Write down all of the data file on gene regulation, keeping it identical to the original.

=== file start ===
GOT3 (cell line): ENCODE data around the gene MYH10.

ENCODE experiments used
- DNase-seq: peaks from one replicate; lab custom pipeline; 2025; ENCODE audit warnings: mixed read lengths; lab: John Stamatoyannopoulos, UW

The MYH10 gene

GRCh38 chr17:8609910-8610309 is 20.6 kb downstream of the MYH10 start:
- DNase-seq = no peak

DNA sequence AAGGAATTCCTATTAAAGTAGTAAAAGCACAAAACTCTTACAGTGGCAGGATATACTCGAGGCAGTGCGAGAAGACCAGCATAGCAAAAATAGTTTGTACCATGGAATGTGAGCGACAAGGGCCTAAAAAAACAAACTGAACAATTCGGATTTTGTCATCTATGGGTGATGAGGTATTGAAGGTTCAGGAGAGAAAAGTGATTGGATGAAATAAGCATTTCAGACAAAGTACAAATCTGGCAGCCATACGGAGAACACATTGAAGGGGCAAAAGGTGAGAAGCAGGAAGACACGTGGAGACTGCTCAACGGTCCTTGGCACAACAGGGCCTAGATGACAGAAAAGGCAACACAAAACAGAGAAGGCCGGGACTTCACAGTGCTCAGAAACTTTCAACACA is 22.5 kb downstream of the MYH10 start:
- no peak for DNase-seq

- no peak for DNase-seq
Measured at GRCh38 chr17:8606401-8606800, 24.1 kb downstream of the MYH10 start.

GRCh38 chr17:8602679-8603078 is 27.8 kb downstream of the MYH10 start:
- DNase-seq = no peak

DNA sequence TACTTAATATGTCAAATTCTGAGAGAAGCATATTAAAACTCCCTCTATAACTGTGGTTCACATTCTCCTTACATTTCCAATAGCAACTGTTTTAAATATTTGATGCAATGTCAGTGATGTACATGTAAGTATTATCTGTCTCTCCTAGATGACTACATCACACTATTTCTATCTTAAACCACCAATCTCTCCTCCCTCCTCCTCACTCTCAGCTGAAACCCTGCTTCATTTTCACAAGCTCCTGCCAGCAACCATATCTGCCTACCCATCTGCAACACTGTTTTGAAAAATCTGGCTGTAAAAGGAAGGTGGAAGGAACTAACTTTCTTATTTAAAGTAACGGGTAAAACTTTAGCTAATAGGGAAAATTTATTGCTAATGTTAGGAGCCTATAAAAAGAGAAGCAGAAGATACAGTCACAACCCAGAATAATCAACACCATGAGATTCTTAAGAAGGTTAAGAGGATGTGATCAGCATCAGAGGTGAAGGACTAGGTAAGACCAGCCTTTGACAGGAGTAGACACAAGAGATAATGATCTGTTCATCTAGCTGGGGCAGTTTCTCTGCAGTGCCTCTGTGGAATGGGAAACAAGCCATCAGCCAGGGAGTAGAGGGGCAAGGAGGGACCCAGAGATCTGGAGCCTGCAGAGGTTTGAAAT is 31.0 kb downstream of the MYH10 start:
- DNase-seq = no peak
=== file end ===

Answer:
GOT3 (cell line): ENCODE data around the gene MYH10.

ENCODE experiments used
- DNase-seq: peaks from one replicate; lab custom pipeline; 2025; ENCODE audit warnings: mixed read lengths; lab: John Stamatoyannopoulos, UW

The MYH10 gene

GRCh38 chr17:8609910-8610309 is 20.6 kb downstream of the MYH10 start:
- DNase-seq = no peak

DNA sequence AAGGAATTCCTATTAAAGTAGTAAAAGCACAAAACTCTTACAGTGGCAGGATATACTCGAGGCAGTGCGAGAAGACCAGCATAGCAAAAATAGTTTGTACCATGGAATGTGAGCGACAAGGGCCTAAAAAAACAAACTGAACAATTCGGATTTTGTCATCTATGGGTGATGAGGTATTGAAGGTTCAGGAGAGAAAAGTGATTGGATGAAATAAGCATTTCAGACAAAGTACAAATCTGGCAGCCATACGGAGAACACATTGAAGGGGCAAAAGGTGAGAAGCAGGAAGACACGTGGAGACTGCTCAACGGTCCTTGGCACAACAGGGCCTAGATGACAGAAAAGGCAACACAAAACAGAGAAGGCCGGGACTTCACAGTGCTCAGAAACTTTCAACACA is 22.5 kb downstream of the MYH10 start:
- no peak for DNase-seq

- no peak for DNase-seq
Measured at GRCh38 chr17:8606401-8606800, 24.1 kb downstream of the MYH10 start.

GRCh38 chr17:8602679-8603078 is 27.8 kb downstream of the MYH10 start:
- DNase-seq = no peak

DNA sequence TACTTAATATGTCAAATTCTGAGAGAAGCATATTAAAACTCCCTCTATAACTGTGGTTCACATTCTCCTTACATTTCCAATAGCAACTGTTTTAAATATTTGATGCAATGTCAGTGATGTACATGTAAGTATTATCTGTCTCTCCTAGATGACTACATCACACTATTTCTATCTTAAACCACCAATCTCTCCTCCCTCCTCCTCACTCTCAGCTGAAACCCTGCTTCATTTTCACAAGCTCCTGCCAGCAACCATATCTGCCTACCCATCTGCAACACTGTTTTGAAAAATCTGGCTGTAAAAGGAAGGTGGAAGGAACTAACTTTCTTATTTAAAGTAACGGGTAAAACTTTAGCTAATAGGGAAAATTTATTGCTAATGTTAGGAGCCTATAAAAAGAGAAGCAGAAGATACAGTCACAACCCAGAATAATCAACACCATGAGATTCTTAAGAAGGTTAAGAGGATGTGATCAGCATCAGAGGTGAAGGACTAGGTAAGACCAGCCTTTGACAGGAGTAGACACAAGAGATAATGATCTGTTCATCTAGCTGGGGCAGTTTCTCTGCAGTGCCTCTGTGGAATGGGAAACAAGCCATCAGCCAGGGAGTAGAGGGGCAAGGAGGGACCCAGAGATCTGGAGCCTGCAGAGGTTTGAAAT is 31.0 kb downstream of the MYH10 start:
- DNase-seq = no peak